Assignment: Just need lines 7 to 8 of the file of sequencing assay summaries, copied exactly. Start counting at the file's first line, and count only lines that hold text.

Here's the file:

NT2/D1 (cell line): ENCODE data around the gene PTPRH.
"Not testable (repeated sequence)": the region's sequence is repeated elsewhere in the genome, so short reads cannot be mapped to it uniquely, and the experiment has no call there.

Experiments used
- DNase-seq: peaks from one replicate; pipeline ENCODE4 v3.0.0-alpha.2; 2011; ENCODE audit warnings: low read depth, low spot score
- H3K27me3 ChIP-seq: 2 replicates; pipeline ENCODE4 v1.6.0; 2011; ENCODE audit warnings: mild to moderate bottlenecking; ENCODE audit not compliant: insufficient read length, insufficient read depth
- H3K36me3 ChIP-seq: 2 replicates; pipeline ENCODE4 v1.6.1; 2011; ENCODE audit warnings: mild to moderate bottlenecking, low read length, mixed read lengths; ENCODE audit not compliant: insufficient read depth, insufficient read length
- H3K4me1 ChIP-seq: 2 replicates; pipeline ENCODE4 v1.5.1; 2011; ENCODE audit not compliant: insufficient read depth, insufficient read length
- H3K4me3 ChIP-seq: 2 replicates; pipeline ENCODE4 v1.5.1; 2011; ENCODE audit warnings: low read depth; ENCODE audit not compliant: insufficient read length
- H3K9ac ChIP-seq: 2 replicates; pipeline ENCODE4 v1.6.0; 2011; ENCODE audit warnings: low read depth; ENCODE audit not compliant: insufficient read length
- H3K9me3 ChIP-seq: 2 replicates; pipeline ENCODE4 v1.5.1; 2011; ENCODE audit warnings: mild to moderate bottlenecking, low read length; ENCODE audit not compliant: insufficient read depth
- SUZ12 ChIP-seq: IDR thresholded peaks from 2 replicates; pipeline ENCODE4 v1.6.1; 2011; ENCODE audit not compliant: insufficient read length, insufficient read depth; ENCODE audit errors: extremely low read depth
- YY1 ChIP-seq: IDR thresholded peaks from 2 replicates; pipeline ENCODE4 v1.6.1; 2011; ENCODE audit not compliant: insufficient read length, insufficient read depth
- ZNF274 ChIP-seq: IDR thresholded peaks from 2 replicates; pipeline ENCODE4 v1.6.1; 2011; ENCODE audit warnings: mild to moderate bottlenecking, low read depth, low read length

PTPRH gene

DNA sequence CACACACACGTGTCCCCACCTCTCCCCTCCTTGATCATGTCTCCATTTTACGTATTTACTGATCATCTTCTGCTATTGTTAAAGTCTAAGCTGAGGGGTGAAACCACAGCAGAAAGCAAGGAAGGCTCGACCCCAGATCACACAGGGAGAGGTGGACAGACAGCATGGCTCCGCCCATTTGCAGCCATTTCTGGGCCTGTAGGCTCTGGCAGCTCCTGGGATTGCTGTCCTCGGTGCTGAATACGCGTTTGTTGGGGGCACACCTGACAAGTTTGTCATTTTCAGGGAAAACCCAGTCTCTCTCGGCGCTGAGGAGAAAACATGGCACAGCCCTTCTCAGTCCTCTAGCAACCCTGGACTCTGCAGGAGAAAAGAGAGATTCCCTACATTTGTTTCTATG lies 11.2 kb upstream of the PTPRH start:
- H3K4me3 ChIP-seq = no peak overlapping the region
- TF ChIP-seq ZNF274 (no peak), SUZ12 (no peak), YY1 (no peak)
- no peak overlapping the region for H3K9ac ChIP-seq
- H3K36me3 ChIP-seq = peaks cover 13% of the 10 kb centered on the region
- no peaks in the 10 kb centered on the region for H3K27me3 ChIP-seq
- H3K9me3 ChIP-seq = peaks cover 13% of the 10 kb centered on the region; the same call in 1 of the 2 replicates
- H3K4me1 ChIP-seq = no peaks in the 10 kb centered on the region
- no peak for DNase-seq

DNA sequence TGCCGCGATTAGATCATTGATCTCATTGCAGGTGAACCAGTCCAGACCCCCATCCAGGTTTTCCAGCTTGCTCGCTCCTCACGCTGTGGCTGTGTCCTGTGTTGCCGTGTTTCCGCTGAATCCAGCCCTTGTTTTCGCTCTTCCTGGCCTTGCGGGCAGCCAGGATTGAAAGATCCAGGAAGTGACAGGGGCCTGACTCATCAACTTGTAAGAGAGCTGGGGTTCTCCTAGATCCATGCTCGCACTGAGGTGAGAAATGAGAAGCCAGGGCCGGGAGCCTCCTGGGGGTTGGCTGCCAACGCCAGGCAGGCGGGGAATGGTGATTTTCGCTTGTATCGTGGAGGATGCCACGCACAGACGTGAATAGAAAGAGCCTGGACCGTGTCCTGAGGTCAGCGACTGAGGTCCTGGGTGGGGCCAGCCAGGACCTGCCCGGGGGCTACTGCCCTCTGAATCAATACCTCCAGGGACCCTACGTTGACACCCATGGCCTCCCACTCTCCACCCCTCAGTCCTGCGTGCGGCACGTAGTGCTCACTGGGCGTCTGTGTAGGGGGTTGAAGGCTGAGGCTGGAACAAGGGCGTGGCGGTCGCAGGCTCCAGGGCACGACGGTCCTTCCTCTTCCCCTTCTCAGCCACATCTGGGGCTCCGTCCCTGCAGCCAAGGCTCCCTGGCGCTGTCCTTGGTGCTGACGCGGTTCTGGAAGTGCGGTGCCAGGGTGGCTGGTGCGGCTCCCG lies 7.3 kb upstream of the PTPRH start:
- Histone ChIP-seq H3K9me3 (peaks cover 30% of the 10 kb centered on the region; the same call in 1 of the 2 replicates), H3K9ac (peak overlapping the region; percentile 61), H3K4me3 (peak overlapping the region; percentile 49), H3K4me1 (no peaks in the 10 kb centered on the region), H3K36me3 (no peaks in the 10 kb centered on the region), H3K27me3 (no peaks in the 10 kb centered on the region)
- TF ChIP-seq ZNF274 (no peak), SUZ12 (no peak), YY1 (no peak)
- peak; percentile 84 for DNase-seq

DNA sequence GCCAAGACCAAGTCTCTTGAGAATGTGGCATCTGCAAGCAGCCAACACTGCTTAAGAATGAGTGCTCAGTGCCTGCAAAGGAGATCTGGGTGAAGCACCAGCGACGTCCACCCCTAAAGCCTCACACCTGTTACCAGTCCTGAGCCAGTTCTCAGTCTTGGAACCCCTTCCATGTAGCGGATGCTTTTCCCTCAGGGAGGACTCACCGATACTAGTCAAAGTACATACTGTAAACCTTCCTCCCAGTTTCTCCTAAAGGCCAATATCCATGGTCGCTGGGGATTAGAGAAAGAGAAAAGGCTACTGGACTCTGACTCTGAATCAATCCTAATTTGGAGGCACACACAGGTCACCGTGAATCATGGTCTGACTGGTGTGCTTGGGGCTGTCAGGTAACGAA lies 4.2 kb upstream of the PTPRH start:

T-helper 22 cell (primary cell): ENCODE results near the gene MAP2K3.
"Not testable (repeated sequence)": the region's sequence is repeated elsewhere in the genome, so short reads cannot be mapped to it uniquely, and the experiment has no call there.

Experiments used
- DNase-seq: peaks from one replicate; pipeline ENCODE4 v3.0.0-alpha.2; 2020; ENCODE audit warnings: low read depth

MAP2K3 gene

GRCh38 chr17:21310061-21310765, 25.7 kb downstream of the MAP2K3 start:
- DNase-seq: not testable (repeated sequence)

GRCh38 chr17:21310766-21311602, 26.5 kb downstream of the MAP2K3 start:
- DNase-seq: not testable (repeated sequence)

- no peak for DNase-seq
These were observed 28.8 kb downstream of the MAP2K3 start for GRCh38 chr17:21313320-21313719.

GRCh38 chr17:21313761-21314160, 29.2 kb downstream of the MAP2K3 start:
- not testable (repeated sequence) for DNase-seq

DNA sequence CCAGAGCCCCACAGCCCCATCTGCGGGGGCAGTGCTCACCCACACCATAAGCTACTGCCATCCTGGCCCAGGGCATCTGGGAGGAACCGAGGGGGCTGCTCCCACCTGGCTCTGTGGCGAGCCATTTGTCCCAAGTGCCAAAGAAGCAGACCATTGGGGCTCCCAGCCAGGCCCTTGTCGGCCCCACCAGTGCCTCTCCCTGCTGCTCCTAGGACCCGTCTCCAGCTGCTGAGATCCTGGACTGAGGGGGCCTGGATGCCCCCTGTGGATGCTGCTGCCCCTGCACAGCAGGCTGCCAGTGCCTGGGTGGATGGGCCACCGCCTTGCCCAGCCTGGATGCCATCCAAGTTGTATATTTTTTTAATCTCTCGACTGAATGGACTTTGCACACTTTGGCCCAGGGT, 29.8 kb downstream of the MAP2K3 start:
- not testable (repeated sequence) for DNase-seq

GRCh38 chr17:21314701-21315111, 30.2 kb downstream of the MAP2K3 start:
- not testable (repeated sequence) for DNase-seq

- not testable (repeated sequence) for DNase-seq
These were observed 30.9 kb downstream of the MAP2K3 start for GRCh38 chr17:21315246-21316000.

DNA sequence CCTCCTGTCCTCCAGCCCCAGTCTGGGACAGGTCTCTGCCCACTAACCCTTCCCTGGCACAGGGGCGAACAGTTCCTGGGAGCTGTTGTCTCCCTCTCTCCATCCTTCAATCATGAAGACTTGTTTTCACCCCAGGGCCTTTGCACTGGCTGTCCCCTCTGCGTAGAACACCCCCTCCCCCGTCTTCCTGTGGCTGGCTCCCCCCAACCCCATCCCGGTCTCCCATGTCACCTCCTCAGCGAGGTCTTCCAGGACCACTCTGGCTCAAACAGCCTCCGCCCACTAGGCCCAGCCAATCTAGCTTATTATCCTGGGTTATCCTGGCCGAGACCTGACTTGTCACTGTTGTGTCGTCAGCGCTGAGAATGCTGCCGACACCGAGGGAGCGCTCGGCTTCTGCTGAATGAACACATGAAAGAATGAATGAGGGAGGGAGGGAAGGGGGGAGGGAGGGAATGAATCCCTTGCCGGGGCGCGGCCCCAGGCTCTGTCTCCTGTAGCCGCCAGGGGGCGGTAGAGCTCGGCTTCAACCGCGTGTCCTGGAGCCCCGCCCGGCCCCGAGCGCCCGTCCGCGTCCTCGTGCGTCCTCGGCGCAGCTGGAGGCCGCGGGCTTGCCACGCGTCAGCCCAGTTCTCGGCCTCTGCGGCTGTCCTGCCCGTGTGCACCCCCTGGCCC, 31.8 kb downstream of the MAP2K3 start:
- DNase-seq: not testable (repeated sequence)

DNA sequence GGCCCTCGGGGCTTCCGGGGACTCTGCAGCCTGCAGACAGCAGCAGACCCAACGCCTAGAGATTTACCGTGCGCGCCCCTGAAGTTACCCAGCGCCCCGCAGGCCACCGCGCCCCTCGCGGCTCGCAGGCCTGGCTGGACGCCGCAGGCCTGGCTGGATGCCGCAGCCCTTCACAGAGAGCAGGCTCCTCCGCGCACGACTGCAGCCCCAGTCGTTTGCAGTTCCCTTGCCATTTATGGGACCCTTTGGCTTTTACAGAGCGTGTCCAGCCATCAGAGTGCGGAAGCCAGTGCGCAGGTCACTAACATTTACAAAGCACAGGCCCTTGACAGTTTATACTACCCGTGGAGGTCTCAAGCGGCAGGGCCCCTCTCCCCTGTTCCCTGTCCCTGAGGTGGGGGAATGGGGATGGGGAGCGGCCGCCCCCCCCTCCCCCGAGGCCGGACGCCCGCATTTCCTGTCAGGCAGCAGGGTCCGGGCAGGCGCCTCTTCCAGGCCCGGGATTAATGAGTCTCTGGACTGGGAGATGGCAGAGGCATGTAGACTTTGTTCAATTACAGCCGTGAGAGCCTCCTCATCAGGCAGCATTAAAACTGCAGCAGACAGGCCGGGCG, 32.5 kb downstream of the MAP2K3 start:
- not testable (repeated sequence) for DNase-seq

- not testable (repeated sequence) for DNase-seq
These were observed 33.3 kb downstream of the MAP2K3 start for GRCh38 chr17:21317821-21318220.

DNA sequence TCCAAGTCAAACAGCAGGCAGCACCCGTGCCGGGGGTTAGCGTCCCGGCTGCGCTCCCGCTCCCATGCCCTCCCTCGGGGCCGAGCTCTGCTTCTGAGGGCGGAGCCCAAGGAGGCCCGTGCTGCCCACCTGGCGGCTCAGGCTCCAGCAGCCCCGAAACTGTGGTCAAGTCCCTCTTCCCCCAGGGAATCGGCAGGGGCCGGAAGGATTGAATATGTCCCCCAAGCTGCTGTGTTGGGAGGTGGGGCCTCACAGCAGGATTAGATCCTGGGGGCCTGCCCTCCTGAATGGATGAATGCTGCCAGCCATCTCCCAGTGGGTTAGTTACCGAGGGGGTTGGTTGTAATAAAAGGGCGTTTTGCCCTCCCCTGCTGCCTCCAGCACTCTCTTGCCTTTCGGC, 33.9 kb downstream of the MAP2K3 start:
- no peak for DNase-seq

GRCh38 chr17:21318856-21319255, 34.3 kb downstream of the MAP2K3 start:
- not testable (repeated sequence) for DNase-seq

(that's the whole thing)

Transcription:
- H3K4me1 ChIP-seq: 2 replicates; pipeline ENCODE4 v1.5.1; 2011; ENCODE audit not compliant: insufficient read depth, insufficient read length
- H3K4me3 ChIP-seq: 2 replicates; pipeline ENCODE4 v1.5.1; 2011; ENCODE audit warnings: low read depth; ENCODE audit not compliant: insufficient read length